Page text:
Your hub assembly plays an indispensable role for your brake and wheel end. Know what to look for when you are in the market for hub assemblies.
Hub assemblies go by many names in the heavy-duty industry. Hub Assembly. Wheel hub unit. Wheel hub bearing unit. No matter what you call it, the hub assembly plays an integral role in your wheel end system.
The hub assembly essentially enables your vehicle’s wheels to turn freely which is crucial for handling and safety. The exterior/tone ring is attached to or cast into your hub which is crucial for the proper operation of your anti-lock brakes (ABS) and traction control system (TCS) when equipped on your vehicle.
No matter if you are driving a semi-truck, pulling a commercial trailer, hauling debris on a construction site or working in the fields farming, you won’t go very far if your hub assembly isn’t working properly. In this article, we’ll break down the importance of your hub assembly. As we do, we’ll answer some of your top questions, which may include:
What does the hub assembly do?
What are the main components of a hub assembly?
What causes wheel hub failure?
What are the types of hubs to look for when buying?
What are the best hub assembly brands?
How Does A Hub Assembly Work?
The hub assembly connects your application’s tires to your axle and houses the wheel bearings, that keep the wheels spinning freely. The assembly ensures a smooth ride for you and your load.
It’s positioned between the brake drums/discs and the axle.
Outside the hub assembly: Your wheels are attached to the studs of the hub assembly.
On the axle side: The hub assembly is slid onto a spindle, and inner and outer roller bearings are positioned between the axle hub and spindle, ensuring smooth rotation from the wheel to the axle.
On the brake drum/disc side: attachment is determined whether you have disc brakes or drum brakes, and from there, inboard or outboard drums.
What Are The Main Components Of A Hub Assembly?
As you probably know or have figured out, the wheel hub consists of various, moving pieces when installed.
Inside the hub assembly
Wheel Bearings – While there are many precision manufactured components that comprise the entire hub assembly, the vital wheel bearing is housed here. Brush up on your Wheel Bearing know-how by reading: Five Things You Need to Know about Wheel Bearings. This particular piece is critical to your truck’s performance: smoothness of the ride, to fuel efficiency, to the integrity of your brake and wheel end system. There are inner and outer bearings on either side of the hub.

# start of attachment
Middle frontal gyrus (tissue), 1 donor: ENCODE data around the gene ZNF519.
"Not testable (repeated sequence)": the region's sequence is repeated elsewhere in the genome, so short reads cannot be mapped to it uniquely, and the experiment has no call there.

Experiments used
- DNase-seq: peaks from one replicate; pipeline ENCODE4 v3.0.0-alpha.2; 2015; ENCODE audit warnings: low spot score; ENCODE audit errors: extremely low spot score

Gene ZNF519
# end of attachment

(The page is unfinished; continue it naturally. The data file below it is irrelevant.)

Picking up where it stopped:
Seals: This part is responsible for keeping out contaminants like dirt, water, salt, debris, metal flakes and other tiny particles that wreak havoc on your bearings as well as containing the lubricants for the wheel end. Check out Wheelco’s Seals & Bearings Quick Guide to see what our team recommends if you need to replace yours.
Lubrication: With moving parts, it’s important to reduce heat and friction. Depending on what type of application you are driving will determine the type of lubricant.
Grease cap/dust cap: Pressed over the outer edge of the hub assembly, this component is used on the outside of the hub to keep debris out and lubrication in.
O-Rings: In some models, O-rings are used as a last defense against grease/oil that may be leaking out of the hub assembly most commonly used with ConMet hub assemblies.
Bearing snap ring: Some models use a metallic, rigid band keeps the roller bearing assembly in position during installation most commonly used with ConMet hub assemblies.
In oil bath applications, such as larger trailers, a bolt-on the cap is normally used.
Why Do Hub Assemblies Go Bad?
Just like any product, weather plays a major role in the longevity of your parts. Corrosion from the weather can wear down parts. Road treatment chemicals and salts also factor in for wheel hub corroding. Wheel hubs can be installed improperly and can be dangerous to driver safety. However, driving technique factors in as well as hitting potholes, curb checks and vehicle collisions can cause major damage to your hubs. Nevertheless, like any component, increasing frequency of use and wear and tear often mean you’ll need replacing the part sooner than later.
Wheelco Quick Tip: Service intervals are recommended every half a million miles, which is approximately every second brake job.